Apple’s already got a collection of wearable devices that connect with the iPhone, and both make sense with glasses. Its AirPods can pair for audio (although maybe the glasses have their own Bose Frames-like audio, too), while the Watch could be a helpful remote control. The Apple Watch already acts as a remote at times, for the Apple TV or for linking up with the iPhone camera. Apple’s future headsets could also look to the Watch and expand its display virtually, offering enhanced extras that show up discreetly, like a halo. Or they could use the Watch as some sort of controller.

The Apple Watch could also provide something that it’ll be hard to get from hand gestures or touch-sensitive frames on a pair of glasses: haptics. The rumbling feedback on the Watch could lend some tactile response to virtual things, possibly.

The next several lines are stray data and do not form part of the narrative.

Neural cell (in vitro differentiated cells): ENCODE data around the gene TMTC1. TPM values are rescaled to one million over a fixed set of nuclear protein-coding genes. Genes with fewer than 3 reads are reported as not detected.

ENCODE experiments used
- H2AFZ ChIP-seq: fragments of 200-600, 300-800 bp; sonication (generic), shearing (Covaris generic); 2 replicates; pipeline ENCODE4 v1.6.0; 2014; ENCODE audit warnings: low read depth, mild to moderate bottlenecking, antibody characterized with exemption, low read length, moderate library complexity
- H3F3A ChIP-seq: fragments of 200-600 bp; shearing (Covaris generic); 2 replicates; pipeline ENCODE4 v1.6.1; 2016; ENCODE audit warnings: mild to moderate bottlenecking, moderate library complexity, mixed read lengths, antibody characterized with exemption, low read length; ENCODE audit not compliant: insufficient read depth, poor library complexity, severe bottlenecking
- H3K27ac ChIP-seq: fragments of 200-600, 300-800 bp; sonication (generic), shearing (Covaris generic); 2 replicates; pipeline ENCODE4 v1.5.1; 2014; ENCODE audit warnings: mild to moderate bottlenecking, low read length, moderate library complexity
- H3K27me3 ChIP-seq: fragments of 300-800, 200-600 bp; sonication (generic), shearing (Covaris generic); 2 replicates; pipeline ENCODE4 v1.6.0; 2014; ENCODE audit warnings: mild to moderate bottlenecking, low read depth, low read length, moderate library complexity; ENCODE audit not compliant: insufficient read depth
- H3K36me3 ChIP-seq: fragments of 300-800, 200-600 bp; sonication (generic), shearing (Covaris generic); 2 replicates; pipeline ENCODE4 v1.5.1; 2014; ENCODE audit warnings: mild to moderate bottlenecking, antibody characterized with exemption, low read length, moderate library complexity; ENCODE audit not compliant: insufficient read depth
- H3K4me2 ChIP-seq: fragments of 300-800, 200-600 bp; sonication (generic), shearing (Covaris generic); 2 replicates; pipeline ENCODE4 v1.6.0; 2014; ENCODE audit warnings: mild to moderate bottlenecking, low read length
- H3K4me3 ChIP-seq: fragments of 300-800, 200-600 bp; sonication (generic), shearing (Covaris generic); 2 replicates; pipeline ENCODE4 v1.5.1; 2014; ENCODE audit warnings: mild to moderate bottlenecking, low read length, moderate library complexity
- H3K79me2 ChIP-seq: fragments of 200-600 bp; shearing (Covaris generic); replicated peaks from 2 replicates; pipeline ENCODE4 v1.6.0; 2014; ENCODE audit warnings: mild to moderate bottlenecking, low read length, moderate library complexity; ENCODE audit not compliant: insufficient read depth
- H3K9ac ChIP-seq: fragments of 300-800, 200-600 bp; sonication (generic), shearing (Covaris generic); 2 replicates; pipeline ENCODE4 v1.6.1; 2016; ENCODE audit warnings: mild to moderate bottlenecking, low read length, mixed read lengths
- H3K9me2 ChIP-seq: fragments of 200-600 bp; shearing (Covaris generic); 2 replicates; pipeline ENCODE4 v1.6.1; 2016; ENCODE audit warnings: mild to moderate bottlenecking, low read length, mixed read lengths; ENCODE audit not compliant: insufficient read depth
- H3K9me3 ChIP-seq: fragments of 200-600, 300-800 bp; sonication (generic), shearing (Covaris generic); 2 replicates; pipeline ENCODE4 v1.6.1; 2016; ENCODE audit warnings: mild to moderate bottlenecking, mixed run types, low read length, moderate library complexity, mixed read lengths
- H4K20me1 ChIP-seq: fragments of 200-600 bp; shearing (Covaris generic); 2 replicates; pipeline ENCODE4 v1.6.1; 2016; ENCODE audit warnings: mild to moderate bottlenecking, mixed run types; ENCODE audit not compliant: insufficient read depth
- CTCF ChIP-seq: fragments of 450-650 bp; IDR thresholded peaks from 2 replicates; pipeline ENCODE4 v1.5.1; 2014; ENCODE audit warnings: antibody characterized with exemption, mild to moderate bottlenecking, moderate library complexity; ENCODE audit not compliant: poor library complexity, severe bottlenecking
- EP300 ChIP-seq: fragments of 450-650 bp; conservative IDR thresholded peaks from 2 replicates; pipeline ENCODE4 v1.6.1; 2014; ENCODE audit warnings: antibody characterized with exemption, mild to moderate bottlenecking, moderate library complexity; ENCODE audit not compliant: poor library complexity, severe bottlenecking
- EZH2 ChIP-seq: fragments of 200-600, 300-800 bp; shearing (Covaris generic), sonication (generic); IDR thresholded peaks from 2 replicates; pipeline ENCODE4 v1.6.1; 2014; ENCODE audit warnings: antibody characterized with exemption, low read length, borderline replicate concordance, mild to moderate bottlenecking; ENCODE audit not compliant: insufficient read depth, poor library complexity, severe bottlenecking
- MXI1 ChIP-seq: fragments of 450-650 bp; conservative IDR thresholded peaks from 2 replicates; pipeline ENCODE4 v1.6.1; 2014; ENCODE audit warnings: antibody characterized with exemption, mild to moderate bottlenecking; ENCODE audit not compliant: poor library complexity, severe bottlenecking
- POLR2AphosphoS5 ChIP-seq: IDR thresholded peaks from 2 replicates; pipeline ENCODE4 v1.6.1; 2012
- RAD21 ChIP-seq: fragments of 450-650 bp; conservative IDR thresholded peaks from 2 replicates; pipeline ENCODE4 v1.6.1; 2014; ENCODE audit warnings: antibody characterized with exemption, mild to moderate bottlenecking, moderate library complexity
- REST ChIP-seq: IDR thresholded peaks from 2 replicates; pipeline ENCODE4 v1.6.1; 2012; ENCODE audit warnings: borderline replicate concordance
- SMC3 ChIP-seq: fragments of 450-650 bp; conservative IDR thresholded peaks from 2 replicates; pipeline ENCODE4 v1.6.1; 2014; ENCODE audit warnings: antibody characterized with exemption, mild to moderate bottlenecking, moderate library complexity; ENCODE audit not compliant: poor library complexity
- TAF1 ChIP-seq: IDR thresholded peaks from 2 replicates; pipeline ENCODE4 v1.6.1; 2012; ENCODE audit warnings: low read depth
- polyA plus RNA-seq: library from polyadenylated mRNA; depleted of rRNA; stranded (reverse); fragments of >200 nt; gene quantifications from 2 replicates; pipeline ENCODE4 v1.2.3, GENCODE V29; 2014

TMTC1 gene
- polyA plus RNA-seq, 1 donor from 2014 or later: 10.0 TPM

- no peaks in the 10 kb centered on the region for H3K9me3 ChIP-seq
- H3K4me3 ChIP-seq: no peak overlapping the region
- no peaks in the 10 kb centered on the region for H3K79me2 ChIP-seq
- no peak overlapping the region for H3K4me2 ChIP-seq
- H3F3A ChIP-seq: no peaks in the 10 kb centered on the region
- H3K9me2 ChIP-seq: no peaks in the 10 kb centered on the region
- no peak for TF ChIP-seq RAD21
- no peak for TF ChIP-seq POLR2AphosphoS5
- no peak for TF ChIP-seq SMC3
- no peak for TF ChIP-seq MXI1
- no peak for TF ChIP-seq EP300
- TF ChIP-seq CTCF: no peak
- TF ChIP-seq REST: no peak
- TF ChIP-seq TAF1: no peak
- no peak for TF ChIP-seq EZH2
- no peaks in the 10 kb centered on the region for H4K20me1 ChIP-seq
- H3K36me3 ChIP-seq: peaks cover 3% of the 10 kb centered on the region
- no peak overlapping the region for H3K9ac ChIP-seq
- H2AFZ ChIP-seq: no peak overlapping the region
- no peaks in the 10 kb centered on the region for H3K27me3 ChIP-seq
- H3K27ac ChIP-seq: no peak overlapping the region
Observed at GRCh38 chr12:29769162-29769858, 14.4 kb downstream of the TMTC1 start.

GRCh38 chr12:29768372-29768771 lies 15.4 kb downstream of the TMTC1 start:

There’s already a low-cost pair of phone goggles, the HoloKit X, that explores these ideas. It uses an iPhone for the headset’s display and cameras and can channel spatial audio to AirPods, and use an Apple Watch for gesture controls. Apple could do the same.

Could Qualcomm and Apple’s reconciliation also be about XR?

Qualcomm and Apple are working together again on future iPhones, and I don’t think it’s just about modems. 5G is a key feature for phones, no doubt. But it’s also a killer element for next-gen AR and VR. Qualcomm has already been exploring how remote rendering could allow 5G-enabled phones and connected glasses to link up to streaming content and cloud-connected location data. Glasses could eventually stand on their own and use 5G to do advanced computing, in a way like the Apple Watch eventually working over cellular.

Qualcomm’s chipsets are in almost every self-contained AR and VR headset I can think of (Meta Quest, HoloLens 2, a wave of new smart glasses, the latest version of Google Glass, Vive Focus). Will Apple’s tech dovetail at all with Qualcomm’s cross-device platforms?


There are other AR devices out there, like the nReal Light. Apple needs to open up iOS to work with them, like fitness trackers and smartwatches.

Sarah Tew/CNET